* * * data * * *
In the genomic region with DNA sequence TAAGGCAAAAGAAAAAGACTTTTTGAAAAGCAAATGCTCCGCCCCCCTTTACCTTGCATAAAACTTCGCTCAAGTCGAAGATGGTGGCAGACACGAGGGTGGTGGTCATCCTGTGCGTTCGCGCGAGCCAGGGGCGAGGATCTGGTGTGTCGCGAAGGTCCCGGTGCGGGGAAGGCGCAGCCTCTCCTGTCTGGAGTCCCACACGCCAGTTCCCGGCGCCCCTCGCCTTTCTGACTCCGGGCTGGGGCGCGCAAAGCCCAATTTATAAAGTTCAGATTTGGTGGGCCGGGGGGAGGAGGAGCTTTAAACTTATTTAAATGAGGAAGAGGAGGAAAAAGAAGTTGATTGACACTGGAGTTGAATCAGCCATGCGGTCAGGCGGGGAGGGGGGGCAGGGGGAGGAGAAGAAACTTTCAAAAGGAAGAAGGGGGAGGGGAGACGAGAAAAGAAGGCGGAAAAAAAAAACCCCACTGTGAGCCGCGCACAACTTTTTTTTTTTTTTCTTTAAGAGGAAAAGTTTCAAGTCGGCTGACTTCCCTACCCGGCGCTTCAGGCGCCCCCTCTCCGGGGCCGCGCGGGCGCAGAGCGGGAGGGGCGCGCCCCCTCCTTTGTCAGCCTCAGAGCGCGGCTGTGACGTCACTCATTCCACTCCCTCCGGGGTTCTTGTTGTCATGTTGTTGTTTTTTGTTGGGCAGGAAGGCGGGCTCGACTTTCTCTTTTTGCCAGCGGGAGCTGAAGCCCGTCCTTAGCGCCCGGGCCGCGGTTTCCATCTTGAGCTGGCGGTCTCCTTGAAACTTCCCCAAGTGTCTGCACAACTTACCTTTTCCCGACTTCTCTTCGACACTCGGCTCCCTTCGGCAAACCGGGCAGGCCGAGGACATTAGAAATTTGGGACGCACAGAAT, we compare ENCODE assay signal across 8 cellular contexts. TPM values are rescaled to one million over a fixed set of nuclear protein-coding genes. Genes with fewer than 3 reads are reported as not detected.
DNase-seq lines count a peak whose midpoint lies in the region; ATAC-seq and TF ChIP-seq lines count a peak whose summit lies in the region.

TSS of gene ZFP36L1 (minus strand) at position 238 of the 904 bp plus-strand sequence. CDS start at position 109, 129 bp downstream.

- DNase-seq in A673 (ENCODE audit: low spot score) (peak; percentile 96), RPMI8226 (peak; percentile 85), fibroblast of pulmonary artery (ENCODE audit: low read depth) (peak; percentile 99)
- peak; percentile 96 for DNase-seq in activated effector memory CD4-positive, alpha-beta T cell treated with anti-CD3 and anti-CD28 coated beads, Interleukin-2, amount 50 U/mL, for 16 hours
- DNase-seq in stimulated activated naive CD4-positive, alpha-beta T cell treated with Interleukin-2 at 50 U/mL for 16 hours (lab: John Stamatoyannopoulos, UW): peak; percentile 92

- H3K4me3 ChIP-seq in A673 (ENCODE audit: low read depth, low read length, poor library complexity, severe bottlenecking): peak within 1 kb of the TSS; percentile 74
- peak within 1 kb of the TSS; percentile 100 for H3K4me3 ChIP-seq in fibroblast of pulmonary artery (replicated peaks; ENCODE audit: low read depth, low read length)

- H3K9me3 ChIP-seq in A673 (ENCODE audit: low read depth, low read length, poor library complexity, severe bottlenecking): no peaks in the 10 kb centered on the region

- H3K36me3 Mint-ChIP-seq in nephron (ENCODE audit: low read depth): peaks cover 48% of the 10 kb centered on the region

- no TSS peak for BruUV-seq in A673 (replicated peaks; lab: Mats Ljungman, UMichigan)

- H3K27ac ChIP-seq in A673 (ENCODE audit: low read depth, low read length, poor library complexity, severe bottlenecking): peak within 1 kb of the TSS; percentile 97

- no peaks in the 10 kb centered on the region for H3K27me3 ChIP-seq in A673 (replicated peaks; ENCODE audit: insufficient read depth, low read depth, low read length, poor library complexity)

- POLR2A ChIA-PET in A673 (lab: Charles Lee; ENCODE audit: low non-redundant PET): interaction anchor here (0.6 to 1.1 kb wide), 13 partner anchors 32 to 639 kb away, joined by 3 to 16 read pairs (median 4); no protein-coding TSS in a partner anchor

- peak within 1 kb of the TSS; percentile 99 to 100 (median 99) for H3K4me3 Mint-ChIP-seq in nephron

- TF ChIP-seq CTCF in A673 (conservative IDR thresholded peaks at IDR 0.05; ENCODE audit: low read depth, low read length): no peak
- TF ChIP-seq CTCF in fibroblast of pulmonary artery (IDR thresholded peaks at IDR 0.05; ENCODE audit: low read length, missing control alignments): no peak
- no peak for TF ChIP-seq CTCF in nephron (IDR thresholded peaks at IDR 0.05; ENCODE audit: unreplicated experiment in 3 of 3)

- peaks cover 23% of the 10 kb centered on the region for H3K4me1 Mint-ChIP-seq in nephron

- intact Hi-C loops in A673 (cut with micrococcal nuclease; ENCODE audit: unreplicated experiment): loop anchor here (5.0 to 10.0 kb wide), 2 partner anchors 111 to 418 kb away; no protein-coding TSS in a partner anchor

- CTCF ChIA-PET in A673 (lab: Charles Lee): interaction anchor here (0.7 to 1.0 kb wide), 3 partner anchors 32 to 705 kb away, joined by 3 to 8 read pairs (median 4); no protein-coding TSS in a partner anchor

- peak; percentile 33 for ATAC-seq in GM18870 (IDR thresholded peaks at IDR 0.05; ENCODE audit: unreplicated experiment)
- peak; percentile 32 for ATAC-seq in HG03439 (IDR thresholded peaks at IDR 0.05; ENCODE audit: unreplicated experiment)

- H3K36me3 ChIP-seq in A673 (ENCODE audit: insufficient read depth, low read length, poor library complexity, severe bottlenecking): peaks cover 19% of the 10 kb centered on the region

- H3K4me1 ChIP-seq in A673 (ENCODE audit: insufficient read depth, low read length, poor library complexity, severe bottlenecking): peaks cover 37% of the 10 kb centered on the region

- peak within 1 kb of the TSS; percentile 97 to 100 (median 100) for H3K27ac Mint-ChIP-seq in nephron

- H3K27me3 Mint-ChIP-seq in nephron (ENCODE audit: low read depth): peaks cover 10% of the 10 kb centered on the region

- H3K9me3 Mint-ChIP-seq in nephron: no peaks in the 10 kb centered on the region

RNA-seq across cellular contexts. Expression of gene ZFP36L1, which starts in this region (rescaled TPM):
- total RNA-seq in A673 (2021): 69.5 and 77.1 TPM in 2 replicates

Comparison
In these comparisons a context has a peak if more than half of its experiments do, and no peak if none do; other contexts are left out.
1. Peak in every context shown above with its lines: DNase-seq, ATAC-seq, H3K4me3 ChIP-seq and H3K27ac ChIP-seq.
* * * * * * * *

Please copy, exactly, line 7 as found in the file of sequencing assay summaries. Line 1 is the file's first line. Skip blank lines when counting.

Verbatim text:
- H3K4me3 ChIP-seq in A673 (ENCODE audit: low read depth, low read length, poor library complexity, severe bottlenecking): peak within 1 kb of the TSS; percentile 74